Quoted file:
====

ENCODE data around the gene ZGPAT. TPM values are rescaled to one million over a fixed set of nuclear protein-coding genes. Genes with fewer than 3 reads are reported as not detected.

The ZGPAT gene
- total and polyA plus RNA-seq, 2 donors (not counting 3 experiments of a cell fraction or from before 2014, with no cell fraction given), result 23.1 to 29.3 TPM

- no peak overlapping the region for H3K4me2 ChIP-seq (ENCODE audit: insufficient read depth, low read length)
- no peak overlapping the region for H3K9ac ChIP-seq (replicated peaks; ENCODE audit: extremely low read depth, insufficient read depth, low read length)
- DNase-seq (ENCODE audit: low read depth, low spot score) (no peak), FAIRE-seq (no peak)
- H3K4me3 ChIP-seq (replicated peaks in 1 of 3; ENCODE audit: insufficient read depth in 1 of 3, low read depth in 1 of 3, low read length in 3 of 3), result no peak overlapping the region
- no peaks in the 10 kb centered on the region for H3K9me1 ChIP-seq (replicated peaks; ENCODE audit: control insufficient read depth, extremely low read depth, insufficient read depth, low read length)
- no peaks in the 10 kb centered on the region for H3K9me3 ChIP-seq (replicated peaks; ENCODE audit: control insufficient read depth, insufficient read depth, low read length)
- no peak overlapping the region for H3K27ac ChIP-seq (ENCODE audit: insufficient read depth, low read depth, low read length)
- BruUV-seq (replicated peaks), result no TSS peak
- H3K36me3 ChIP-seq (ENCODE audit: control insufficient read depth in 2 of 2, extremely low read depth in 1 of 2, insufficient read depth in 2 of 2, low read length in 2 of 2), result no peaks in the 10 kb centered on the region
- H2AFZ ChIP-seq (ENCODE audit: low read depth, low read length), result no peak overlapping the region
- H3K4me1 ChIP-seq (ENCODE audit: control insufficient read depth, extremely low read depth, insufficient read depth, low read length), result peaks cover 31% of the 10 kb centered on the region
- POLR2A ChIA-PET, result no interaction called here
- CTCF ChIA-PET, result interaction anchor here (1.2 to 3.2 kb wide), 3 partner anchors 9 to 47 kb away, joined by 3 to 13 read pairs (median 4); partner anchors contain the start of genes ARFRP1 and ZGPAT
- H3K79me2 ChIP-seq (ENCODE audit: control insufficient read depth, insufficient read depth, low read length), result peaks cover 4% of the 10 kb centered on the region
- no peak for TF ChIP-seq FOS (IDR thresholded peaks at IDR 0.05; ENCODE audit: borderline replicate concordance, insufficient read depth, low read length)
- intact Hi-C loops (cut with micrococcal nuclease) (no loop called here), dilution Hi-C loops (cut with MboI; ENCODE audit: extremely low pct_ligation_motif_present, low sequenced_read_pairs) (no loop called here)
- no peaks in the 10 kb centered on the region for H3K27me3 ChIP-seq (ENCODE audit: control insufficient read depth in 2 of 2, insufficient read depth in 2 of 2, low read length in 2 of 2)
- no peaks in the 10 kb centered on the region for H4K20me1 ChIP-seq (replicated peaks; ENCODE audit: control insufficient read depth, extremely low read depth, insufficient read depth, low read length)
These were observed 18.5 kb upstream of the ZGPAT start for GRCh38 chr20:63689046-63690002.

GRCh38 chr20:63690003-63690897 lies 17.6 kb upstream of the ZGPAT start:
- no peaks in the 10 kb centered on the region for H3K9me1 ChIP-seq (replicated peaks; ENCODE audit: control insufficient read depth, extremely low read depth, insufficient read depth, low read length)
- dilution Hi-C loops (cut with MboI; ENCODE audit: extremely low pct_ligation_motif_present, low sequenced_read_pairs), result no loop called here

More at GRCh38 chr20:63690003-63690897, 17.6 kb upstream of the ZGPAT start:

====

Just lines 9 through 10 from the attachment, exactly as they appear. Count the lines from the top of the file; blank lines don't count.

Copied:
- no peaks in the 10 kb centered on the region for H3K9me3 ChIP-seq (replicated peaks; ENCODE audit: control insufficient read depth, insufficient read depth, low read length)
- no peak overlapping the region for H3K27ac ChIP-seq (ENCODE audit: insufficient read depth, low read depth, low read length)